WASHINGTON (AP) -- The government has agreed to pay $232.5 million to as many as 70,000 present and former federal employees to resolve a long-standing dispute over annual cost-of-living raises.
Federal workers in Alaska, Hawaii, Puerto Rico, the Virgin Islands and Guam will be entitled to a share of the money, the Justice Department said Friday.
All federal employees get yearly raises called cost-of-living adjustments -- or COLAs -- which are meant to ensure their pay keeps up with inflation. The COLAs vary for workers living in different areas, taking into account local price differences.
However, federal workers in the states and territories outside the lower 48 states had sued the government, saying the COLAs have not adequately taken into account special factors related to their remote locations, such as higher travel costs.
''It really didn't take into account the cost of living in the territories. For example, in the tropics you have to have the air conditioning on all the time, the wear and tear on automobiles is higher,'' said Pedro Romero a national representative for the American Federation of Government Employees in Puerto Rico. ''Now, there will be a methodology that will be fairer and closer to reality.''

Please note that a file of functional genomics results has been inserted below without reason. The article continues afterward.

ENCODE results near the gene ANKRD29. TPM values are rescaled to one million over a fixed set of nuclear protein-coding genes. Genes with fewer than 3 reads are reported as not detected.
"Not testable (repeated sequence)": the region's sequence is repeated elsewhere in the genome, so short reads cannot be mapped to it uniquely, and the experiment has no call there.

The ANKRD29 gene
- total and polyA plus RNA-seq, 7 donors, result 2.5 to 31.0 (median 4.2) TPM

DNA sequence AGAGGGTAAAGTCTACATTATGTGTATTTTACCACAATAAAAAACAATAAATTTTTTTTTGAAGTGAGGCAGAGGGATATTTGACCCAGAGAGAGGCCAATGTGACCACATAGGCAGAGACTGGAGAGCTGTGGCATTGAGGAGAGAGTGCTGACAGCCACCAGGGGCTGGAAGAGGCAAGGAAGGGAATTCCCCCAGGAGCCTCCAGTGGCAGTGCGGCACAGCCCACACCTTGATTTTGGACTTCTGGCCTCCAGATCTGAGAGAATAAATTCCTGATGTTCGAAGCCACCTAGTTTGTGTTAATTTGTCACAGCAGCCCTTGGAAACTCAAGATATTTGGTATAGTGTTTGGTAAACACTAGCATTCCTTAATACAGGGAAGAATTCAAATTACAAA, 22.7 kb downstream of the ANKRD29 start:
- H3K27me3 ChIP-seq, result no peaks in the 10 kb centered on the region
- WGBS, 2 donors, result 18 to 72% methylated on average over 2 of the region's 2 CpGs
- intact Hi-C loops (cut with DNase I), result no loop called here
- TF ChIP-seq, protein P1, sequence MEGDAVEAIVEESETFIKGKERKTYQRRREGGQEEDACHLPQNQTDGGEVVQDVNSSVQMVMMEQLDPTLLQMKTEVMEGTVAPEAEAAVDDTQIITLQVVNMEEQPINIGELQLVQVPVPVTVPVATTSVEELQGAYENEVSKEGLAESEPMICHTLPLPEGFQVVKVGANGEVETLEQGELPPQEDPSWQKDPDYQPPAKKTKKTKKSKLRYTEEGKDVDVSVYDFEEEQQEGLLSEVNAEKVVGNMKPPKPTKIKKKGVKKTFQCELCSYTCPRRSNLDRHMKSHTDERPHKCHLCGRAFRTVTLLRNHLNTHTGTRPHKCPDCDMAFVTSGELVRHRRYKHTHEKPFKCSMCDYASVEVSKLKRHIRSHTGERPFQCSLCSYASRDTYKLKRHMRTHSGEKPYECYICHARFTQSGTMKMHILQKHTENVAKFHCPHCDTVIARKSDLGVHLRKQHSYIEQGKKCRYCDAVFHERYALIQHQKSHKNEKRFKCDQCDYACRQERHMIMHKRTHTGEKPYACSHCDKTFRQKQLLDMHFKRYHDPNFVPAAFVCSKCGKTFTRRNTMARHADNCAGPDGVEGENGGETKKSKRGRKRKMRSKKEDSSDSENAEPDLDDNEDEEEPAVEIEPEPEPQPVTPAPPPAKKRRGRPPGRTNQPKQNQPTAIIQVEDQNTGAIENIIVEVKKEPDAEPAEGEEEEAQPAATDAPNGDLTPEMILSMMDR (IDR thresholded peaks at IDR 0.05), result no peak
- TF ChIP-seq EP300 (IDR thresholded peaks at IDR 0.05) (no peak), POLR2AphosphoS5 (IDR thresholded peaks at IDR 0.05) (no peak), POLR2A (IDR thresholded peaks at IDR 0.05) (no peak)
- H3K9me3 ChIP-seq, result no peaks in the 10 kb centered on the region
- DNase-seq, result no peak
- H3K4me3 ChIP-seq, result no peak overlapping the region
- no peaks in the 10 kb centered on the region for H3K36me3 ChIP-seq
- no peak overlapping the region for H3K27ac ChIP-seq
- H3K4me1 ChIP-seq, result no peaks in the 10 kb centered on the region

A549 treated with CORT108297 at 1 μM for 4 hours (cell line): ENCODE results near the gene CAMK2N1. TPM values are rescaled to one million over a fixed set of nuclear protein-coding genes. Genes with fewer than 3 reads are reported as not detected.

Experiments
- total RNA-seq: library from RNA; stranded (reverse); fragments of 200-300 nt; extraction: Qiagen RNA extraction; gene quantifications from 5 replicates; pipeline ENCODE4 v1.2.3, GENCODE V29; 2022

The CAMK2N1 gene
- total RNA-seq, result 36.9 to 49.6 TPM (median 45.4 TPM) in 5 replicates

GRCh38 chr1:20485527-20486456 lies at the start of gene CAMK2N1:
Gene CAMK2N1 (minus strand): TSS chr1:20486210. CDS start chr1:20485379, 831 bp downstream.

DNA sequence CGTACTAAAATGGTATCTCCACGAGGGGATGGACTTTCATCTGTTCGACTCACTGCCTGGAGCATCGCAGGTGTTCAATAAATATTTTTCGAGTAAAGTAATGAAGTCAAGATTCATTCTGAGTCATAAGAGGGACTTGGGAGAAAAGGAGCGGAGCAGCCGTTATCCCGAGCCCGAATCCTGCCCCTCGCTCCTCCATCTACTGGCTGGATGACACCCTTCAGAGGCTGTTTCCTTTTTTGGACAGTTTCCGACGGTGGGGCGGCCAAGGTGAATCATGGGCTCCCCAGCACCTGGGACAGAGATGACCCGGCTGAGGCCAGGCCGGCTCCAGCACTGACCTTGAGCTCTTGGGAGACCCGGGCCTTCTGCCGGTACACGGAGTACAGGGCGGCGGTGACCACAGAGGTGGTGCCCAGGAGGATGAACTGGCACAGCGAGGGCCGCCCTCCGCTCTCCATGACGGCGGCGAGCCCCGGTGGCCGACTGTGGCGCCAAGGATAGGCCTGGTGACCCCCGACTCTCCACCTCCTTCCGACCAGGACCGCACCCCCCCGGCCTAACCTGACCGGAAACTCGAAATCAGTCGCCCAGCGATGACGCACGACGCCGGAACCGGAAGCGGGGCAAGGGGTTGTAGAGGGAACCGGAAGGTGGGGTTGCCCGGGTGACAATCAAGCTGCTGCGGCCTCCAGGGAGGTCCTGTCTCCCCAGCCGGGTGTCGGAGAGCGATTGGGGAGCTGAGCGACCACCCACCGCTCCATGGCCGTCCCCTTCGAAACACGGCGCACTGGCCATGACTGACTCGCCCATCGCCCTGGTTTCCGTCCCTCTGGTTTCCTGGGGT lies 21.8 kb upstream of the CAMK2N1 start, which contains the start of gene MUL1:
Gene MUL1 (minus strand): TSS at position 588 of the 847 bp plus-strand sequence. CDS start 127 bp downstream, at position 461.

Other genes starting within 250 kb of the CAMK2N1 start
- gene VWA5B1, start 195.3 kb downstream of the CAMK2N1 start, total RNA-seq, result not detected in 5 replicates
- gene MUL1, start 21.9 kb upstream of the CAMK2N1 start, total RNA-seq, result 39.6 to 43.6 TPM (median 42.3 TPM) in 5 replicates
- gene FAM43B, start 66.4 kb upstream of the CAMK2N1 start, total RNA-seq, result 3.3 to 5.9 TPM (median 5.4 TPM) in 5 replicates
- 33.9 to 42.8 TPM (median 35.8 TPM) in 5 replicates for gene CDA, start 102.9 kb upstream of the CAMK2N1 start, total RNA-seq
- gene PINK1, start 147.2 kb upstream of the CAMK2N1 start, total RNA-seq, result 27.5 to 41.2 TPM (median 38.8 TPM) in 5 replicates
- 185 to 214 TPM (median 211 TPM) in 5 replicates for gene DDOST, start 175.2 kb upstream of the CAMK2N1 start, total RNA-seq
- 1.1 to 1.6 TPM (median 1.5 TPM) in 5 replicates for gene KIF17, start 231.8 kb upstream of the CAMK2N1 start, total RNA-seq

In the settlement, the government agreed to retroactively increase the COLAs those workers have received since October 1990.
Also, the government agreed to use a new formula to calculate future COLAs for workers outside the 48 contiguous states. By agreeing to the settlement, those workers will forfeit the right to future court challenges to that formula.
The settlement is subject to final approval by a federal court in the Virgin Islands, the Justice Department said.
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